connecting with Oriental

My love for Oriental was immediate. It was like the first time I ate dark chocolate. In a millisecond my tastebuds told my brain, this was good. I didn’t need a second bite to know that, just like I didn’t need a second visit to know Oriental was where I wanted to be. The weekend was filled with kayaking, good food, friendly people and beautiful sunrises. I was hooked.

“If we don’t get a place here, I’ll just die,” I told my husband on our last night. One year later we bought our condo on Smith Creek. We came as often as we could and I always knew how many days it was until I returned. The more time I spent here, the greater the magnetic pull between me and Oriental. Four years ago we moved here full time.

What made me fall in love with Oriental? If I had to pick one word to describe my attraction, it would be, connection.

Connection to nature. I start my day with sunrise over the Oriental bridge and end it with sunset on Green Creek. Neither is obstructed by strip mall, high rise or traffic jam. I paddle board year round with dolphin and osprey, and if I see jellyfish and skates it’s summer, ducks it’s winter. The water is a never ending playground where I can paddle across glass one day and catch bumps the next. If I can paddle through the marsh at the back of the creek, the wind is out of the northeast. If I smell pluff mud, it’s out of the southwest. I never paid attention to wind direction before I lived here. I drive to work through the farmland of Pamlico County. It’s expanse is similar to the water as it flows from road to horizon. Its color changes with the seasons, black when freshly plowed in spring, many hues of green in summer and fall, and brown when fallow in winter. All of this, the farmland and the water, is framed by magnolias, cypress and live oaks decorated with Spanish moss.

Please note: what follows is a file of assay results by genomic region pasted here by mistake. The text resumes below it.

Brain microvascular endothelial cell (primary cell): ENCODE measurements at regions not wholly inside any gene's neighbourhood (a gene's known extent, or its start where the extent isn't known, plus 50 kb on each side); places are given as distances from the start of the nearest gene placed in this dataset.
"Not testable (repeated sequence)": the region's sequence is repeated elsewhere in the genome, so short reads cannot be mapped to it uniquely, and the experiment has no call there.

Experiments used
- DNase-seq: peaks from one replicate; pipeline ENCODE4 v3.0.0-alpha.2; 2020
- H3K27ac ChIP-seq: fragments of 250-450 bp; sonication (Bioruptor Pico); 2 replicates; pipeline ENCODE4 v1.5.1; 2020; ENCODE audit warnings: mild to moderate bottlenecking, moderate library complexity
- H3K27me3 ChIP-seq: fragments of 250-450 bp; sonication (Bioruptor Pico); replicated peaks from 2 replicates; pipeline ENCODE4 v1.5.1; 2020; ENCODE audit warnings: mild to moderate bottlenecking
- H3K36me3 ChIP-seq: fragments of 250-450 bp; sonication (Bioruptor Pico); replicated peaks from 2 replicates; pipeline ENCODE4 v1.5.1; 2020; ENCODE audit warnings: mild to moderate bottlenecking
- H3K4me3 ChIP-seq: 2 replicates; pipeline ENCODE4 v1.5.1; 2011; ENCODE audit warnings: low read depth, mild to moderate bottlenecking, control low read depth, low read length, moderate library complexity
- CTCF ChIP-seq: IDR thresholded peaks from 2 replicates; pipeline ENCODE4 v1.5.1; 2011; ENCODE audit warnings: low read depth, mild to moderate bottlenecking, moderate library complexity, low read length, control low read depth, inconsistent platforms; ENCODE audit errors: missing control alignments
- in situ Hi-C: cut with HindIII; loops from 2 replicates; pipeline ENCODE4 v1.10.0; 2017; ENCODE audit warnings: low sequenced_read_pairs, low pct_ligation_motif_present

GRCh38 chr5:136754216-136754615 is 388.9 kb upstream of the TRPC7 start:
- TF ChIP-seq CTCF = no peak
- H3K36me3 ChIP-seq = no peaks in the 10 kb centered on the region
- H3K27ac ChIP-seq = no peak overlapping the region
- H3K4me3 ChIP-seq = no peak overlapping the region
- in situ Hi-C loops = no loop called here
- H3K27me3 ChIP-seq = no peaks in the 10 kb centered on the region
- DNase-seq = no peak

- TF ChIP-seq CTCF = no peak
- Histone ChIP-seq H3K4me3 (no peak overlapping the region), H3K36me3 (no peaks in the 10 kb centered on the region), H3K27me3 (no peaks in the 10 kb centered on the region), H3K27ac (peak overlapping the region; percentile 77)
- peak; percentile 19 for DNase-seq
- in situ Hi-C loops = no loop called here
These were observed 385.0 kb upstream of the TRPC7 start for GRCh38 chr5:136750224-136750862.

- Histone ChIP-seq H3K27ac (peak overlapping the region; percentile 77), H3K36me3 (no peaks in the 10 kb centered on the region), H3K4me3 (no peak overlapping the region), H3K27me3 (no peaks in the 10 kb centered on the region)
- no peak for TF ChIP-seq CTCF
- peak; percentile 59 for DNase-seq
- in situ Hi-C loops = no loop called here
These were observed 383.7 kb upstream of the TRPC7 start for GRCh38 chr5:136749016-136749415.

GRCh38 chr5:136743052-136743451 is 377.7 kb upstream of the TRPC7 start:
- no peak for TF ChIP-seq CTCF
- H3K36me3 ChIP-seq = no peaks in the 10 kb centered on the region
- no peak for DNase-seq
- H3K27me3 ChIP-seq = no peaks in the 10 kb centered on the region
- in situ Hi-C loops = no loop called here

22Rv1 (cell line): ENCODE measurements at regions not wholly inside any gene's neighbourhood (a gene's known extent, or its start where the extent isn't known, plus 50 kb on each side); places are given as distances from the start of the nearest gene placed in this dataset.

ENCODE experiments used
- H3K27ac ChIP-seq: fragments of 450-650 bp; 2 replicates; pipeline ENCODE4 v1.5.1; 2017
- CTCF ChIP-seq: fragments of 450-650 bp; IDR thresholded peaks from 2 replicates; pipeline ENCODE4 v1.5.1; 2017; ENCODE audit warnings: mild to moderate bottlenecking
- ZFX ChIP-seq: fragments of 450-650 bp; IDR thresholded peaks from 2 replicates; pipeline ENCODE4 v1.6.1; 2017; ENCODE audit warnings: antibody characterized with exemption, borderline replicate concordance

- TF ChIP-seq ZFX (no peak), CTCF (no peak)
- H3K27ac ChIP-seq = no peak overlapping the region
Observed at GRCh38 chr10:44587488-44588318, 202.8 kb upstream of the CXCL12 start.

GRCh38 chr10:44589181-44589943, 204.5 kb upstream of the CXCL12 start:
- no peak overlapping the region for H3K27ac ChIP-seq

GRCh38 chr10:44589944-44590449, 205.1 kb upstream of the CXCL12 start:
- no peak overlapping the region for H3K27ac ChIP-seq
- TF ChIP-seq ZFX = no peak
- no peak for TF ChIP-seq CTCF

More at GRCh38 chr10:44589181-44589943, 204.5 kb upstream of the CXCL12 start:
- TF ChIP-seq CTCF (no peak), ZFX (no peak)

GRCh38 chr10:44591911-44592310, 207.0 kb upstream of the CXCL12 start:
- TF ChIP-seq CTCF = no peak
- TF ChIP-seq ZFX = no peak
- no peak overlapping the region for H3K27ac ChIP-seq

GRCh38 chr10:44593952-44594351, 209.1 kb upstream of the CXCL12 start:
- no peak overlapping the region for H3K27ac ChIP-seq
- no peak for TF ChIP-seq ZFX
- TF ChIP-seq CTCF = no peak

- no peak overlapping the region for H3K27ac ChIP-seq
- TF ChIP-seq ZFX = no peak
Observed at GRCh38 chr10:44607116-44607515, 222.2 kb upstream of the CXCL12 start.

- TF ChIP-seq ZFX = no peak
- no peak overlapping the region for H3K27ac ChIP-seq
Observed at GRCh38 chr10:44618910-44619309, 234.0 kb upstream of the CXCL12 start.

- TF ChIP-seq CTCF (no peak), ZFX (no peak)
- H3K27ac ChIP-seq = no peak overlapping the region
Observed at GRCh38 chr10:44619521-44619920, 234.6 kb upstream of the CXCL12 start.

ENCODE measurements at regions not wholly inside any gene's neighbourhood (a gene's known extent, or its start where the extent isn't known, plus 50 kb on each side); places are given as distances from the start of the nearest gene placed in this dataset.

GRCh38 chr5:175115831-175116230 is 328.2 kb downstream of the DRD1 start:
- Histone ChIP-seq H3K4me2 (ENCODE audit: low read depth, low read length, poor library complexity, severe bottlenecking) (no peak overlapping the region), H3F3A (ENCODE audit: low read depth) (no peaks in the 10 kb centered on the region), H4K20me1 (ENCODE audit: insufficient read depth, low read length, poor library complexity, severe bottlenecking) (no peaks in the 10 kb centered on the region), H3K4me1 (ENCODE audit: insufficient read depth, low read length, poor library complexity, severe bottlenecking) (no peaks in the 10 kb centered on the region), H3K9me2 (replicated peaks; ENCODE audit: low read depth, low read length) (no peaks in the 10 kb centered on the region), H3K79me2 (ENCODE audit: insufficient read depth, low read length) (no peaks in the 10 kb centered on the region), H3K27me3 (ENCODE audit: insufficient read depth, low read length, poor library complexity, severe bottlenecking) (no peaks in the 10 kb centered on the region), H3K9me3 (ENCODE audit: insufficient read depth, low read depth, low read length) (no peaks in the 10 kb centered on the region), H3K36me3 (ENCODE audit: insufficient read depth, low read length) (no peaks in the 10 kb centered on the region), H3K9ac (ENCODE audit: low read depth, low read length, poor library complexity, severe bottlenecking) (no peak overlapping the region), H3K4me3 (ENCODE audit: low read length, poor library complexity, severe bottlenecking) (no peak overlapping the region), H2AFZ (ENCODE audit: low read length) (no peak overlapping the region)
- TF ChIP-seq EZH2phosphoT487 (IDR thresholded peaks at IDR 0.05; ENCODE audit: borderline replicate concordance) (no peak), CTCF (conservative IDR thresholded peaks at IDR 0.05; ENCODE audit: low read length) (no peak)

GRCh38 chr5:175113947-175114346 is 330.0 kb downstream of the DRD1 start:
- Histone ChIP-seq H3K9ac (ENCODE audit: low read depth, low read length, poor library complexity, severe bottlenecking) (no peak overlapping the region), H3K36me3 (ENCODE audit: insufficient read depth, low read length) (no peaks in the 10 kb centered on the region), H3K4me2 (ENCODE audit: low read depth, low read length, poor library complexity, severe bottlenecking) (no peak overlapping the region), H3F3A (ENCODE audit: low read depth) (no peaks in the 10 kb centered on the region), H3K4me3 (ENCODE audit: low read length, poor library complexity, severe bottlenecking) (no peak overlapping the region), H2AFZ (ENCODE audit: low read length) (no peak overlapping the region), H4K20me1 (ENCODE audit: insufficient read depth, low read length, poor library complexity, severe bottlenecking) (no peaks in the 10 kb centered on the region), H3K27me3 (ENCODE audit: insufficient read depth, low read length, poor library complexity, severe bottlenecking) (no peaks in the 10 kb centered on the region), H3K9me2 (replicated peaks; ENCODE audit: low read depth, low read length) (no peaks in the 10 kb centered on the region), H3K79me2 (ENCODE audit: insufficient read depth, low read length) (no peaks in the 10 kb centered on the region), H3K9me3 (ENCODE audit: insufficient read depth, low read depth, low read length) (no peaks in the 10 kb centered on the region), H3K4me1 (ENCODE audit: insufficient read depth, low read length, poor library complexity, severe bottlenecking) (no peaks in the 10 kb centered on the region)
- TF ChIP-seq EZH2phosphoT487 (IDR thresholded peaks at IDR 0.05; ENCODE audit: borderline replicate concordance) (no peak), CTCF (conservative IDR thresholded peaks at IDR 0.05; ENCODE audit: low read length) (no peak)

Connection to people. A small population and slower pace of life makes it easy to meet people in Oriental. If you see someone once and strike up a conversation, you will definitely see them again and continue to build a relationship. This is an advantage of a small town. There are people here with varied interests and I’ve found friends that paddle board and kayak, do yoga, write, read and who inspire me on my spiritual and creative paths. I’ve found a connection to many in Oriental because of their commitment to help others. There are non-profits here that help animals, the environment, children, older adults, those with medical needs and there’s no lack of volunteers to help carryout their missions.

Connection to myself. Since moving to Oriental I’ve become more the person I’m meant to be. The combination of being closer to nature, surrounded by kindred spirits, and having a slower pace of life has reduced my stress. I am more centered and compassionate in my work as a counselor, because my life in Oriental restores me. With more time and space just “to be,” I’ve been able to tap into my creativity and found the inspiration to write the book I’d always dreamed of. I continue to write in a variety of forms, poetry, essays, blogs and I’ve nearly completed my second novel.

Before I moved to Oriental, home started at my driveway and ended in my back yard. Now home begins at the Pamlico County line and stretches across the corn fields and cow pastures. Home runs through the creeks lined in river grass and into the tea colored water of the Neuse River. Home continues down the river and expands to the Pamlico Sound. Home ends where the cumulus clouds touch the horizon.

This article is brought to you courtesy of Heather Cobham Brewer, author of “Hungry Mother Creek”. Born up north & raised down south, Heather is a graduate of Wake Forest University & UNC Chapel Hill. If you want to meet Heather you’re might need a paddle and a healthy set of lungs. A regular contributor to The Sunrises & Sunsets of Pamlico County, Heather reminds us of the benefits to an early start and to always #TakeItOutside.